How Much of an Impact does Technology have Within the Industry?
McClellan: Technology has taken away some of those low-level functions, but it has freed us up to concentrate on adding value in other ways. It’s helped us concentrate on being better business advisors, adding value and helping our clients think through complex business problems. It’s an overall positive thing for the industry. It is a good shift and I think it adds to the value of our profession as a whole.
Bullis: If you ask me to say what is the one single new technology that has changed our practice it would be QuickBooks online. For a lot of our smaller business clients we just tell them to go to that platform. I now have access to their records when I’m meeting with them at any time. We can log on and fix their records when they screwed up. For our larger clients, we have the ability to log in remotely to their system and see records live. Both of these technologies are just an amazing leap for accountants.
Wilcox: When I first started out, I prepared some tax returns, not through my firm, but just for friends and family and I did them by hand. Today, I don’t know that I could do those simple tax returns by hand, our laws have gotten so complex. If we didn’t have the technology that we have, we couldn’t comply with it. I don’t think that our clients understand how complex even a simple tax return is [to prepare] and how impossible it would be to do that simple tax return without the technology that we have at our fingertips.
What Regulatory Issues are you Seeing?
Wilcox: Our biggest challenge right now is simply the uncertainty in the regulatory environment that we practice in. We just don’t know. We don’t know what the rules are going to be from day to day.
Bailey: I’m particularly concerned with, not just the regulatory, but also the business environment. The fluidity makes it virtually impossible to consult and counsel our clients in a direction that we have some confidence in, in terms of their growth and strategic planning.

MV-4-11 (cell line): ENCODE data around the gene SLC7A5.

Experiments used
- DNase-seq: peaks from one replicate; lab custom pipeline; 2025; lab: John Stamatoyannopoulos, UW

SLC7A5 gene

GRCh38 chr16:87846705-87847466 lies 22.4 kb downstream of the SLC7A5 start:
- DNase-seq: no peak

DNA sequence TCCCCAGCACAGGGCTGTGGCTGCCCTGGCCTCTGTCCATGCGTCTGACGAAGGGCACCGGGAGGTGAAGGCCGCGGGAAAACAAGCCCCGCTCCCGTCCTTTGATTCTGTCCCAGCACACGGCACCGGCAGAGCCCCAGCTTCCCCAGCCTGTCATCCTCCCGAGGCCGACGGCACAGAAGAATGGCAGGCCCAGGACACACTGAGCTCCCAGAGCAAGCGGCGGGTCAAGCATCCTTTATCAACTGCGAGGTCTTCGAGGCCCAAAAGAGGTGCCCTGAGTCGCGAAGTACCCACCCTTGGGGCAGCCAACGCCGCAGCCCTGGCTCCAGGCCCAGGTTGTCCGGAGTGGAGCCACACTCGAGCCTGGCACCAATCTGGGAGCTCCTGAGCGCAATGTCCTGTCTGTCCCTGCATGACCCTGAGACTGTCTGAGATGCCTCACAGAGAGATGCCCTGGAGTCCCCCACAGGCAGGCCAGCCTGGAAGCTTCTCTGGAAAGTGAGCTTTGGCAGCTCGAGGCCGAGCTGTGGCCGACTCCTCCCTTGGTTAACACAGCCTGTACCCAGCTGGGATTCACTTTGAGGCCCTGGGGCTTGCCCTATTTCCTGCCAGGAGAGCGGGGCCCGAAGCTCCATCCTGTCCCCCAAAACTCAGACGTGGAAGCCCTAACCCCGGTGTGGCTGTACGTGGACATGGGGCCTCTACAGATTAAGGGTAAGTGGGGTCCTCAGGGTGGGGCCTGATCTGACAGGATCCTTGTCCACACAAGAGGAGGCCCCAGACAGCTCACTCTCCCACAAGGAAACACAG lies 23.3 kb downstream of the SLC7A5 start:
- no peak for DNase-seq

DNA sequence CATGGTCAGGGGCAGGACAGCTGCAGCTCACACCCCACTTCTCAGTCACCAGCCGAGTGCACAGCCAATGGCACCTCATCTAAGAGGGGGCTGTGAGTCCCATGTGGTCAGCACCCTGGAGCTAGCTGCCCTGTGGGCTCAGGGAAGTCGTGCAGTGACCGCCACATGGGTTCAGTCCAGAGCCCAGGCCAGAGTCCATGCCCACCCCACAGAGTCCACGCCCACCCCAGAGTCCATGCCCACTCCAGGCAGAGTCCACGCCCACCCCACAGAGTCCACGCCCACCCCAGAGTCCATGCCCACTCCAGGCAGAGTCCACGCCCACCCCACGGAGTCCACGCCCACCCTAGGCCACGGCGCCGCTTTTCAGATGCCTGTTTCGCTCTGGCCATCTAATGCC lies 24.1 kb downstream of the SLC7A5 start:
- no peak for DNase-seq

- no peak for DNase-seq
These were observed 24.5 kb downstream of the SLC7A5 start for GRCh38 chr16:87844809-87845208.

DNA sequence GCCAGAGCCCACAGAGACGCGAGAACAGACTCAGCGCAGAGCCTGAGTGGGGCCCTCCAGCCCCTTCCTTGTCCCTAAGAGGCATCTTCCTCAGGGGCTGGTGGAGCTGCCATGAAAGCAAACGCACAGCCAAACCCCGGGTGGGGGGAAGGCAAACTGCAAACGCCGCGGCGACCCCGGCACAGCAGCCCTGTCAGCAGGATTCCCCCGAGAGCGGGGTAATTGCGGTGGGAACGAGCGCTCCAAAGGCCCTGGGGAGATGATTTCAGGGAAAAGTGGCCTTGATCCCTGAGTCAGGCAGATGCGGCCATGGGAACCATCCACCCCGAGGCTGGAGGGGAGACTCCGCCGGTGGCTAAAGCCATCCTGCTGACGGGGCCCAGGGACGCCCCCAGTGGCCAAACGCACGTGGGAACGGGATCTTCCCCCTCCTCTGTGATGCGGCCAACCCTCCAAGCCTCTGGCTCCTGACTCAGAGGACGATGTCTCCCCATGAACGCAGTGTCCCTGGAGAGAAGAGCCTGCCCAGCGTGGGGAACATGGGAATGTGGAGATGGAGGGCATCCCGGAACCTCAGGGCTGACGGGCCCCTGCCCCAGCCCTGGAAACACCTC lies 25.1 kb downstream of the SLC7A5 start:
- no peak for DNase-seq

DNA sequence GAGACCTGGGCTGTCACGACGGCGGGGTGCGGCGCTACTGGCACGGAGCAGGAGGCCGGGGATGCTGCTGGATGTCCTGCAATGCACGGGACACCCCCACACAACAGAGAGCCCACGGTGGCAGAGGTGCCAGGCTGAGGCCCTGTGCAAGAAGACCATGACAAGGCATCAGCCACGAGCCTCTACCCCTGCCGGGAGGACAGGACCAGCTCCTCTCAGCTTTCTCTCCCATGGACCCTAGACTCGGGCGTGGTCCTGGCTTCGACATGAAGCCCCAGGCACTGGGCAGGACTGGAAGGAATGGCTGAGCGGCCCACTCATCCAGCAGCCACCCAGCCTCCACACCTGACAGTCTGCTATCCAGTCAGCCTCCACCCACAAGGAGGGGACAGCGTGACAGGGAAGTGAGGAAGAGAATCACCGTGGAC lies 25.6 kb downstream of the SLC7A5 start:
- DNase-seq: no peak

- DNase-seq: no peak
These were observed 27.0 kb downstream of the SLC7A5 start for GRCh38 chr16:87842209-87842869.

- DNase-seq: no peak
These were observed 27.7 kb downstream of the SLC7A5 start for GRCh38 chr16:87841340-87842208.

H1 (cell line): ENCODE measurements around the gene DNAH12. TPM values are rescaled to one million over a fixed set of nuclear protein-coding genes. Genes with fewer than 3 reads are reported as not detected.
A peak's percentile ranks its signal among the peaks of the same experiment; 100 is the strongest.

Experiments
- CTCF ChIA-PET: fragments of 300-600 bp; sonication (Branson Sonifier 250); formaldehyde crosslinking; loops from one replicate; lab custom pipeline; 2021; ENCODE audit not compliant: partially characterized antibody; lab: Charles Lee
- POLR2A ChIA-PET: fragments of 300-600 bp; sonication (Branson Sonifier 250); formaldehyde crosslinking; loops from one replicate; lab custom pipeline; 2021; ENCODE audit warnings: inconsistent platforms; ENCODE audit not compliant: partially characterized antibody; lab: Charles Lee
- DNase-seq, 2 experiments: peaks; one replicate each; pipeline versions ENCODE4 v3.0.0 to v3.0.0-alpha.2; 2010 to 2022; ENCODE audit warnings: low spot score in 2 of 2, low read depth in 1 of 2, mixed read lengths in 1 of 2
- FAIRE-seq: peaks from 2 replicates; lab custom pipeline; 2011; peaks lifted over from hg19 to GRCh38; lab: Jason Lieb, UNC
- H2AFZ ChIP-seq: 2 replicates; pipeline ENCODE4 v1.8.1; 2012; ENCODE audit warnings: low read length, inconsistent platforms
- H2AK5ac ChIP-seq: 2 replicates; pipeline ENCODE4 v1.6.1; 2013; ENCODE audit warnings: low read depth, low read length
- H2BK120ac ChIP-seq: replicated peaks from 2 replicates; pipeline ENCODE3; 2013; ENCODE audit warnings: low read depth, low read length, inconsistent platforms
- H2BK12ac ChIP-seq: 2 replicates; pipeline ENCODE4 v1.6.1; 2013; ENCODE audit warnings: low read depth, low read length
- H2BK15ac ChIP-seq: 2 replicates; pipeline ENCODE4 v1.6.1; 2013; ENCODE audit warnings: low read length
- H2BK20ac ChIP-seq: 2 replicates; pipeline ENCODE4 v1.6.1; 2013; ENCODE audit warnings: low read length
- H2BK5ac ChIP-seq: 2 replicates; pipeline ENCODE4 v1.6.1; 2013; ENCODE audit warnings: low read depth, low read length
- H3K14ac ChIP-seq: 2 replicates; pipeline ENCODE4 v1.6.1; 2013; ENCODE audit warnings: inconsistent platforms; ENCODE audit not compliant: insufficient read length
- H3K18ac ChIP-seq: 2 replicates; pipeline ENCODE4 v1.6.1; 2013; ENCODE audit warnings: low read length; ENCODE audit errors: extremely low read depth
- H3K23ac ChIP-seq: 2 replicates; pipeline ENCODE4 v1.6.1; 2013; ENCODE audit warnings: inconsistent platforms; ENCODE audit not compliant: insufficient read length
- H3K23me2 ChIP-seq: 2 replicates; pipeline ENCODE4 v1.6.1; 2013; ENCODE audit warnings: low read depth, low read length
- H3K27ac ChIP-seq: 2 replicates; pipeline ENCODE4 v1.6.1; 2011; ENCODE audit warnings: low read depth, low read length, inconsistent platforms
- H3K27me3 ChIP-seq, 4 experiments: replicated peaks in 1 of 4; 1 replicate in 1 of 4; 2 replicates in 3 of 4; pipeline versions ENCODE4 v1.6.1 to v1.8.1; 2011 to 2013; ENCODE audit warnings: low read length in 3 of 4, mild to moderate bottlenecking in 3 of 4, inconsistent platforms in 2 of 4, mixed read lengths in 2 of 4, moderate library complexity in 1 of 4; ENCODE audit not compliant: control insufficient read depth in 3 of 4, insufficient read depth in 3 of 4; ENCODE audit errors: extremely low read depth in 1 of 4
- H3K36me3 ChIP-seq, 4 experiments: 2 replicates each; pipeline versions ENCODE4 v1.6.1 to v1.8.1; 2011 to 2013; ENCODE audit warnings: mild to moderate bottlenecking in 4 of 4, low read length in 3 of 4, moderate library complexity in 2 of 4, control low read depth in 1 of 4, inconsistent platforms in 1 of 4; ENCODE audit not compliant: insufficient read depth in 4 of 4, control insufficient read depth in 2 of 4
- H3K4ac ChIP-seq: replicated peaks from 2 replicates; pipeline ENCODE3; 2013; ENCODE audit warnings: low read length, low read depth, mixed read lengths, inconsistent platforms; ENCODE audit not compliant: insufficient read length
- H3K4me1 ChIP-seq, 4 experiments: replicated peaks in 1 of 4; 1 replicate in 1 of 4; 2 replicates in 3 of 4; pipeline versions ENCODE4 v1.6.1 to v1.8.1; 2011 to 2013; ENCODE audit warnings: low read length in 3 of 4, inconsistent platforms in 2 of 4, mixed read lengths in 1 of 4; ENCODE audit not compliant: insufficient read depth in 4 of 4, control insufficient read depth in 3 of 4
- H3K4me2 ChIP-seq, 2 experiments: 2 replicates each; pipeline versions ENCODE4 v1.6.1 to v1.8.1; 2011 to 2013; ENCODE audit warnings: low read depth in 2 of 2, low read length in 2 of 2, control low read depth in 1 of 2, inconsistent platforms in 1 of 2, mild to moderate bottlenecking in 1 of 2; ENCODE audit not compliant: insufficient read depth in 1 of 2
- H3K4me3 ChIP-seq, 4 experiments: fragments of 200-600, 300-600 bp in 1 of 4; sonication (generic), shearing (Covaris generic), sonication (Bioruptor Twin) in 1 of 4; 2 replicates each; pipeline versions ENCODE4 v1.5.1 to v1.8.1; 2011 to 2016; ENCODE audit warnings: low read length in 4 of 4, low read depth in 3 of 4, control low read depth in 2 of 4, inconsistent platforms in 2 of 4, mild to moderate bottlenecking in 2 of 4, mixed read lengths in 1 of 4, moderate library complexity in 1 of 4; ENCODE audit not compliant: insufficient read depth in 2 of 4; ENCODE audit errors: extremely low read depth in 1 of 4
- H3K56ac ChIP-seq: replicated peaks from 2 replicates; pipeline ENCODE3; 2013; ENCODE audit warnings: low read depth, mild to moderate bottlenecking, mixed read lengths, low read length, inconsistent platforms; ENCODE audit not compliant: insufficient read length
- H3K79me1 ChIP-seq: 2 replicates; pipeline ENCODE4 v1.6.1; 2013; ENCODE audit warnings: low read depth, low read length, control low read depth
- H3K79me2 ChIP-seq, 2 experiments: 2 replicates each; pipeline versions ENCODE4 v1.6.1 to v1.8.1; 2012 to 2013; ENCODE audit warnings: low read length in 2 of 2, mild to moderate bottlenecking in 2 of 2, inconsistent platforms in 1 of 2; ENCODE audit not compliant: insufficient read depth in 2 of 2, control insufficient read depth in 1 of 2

Bullis: There’s uncertainty. Right now, we’re dealing with two big bills in Congress with all kinds of tax changes sitting in them, and we don’t know what will actually be passed. Everybody’s calling and asking what they should be doing. I could guess as to what will actually become law, but there’s not a lot of things you can do until we know.
Sayles: Some of the uncertainty that we’re seeing, in our clients as well, is some of these bills that are being proposed have retroactive implications. Particularly in the capital gains world. If our clients are trying to make decisions before the end of the year, they don’t know what the impact will be. Will I be at a higher tax rate? Will I be at a lower [rate]? What date is that cut off? It’s very difficult for us to advise our clients when we don’t have any idea what date some of this will be effective, if at all.
Wilcox: I haven’t seen anything that’s going to be helpful to businesses. I tell my clients it’s like planning a trip from Canada to San Diego, and the map has been erased and nobody will tell you what it’s going to look like. That’s what we’re dealing with. The regulatory environment that we are trying to work in today is simply unfair to us as CPAs and advisors and it’s unfair to our clients because they don’t know what to do.